Ruidhleadh nan coileach dubha

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X: 1 % T: Reel of the Blackcocks B: BSFC R: reel Z: 2005 John Chambers <jc:trillian.mit.edu> M: C| L: 1/8 K: D AB/c/ | "D"d2d2 A2A2 | "Bm"B2B2 "A"eddB | "D"d>dd2 A>AA2 | "A7"agfe "D"d2 :| |: AB/c/ | "D"d>dd2 "A"e>ee2 | "Bm"f>BB2 "A"dcBA | "D"ddd2 "A"eee2 | "F#7"fedc "Bm"B2 :|




RUIDHLEADH NAN COILEACH DUBHA (Reel of the Blackcocks). Shetland, Reel. D Dorian. Standard tuning (fiddle). AABB. Each section of the tune consists of only four measures, repeated. Two different two-couple dances called Ruidhleadh nan Coileach Dubha were collected from the Shetland Islands and published by Flett and Flett in their article "Some Hebridean Folk Dances" in the periodical Journal of the English Folk Dance and Song Society, vol. 7, No. 2 (Dec., 1953, pp. 112-127). One was learned in 1956 in South Uist from one Mrs. Margaret MacAskill, then aged 80, who used to perform the reel at gatherings in the crofts in Smerclett, southern South Uist; the second is from Neil MacNeil and is from Barra. Both are performed to the same tune, which also is the vehicle for a Gaelic dance-song which begins:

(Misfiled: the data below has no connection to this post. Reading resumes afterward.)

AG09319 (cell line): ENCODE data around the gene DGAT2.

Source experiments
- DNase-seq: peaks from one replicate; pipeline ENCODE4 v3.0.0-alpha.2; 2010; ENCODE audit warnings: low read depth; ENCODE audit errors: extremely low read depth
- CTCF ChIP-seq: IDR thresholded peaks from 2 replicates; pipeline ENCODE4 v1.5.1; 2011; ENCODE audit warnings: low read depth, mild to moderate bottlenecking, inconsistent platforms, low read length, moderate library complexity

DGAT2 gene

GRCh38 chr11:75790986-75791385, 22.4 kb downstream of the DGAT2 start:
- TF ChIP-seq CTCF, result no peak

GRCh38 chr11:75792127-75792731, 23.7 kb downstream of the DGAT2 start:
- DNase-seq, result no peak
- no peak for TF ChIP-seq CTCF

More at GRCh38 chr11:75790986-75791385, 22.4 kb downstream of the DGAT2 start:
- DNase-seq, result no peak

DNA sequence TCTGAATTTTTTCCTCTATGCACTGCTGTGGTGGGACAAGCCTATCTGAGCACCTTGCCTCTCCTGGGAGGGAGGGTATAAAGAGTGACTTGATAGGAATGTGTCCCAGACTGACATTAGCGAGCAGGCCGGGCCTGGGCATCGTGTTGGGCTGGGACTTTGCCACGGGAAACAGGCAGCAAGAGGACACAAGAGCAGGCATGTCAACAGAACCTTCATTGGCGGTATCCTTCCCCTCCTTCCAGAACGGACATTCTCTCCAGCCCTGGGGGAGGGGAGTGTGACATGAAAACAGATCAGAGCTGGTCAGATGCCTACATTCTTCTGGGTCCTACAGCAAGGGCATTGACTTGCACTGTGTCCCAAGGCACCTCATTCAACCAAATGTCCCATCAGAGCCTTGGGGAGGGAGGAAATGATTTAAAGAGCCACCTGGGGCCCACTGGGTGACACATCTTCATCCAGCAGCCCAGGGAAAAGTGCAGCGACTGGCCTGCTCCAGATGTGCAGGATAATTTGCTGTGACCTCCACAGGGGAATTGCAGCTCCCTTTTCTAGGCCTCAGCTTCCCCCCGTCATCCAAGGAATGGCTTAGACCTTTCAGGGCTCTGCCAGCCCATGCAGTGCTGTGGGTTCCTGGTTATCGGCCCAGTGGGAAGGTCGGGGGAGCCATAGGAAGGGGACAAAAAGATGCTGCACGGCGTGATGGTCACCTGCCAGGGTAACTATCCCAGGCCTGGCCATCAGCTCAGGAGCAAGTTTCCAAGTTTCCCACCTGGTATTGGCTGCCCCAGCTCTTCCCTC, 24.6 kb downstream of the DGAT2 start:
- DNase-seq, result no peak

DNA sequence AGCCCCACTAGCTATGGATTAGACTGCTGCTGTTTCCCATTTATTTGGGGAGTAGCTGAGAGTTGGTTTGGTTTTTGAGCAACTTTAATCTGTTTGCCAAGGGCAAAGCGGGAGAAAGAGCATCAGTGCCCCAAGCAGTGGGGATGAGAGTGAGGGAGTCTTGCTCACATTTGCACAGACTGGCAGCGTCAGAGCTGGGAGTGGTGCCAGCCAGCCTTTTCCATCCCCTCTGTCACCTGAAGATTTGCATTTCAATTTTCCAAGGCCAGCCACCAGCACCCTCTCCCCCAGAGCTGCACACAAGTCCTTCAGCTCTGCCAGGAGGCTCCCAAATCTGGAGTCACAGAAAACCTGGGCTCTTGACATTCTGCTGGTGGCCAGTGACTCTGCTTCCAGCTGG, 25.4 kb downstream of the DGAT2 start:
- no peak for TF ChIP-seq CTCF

Ruidhleadh nan coileadch dubha Reeled the blackcocks
's dannsaidh na tunnagan, And danced the ducks,
Ruidhleadh nan coileach dubha Reeled the blackcocks
Air a' bhruthaich shios ud. On the banks up there.

Flett and Flett (1964) remark: "A number of the older Gaelic dances contained a certain amount of miming, and we believe that this miming was largely determined by the words of the appropriate dance-song. The dance Ruidhleadh nan Coileach Dubha is a case in point--here the kneeling couple represent the ducks, while the dancing couple are the blackcocks." It is a two couple dance in which the dancers are intended to represent blackcocks and ducksm where the dancers peck each other with their "beaks", and waggle their tails. The dance was taught at a dancing school held in Castlebay, Barra by Ronald Morrison in about 1881.

Additional notes

Source for notated version: -

Printed sources : - Flett & Flett (Traditional Dancing in Scotland), 1964; p. 169.

Recorded sources: -



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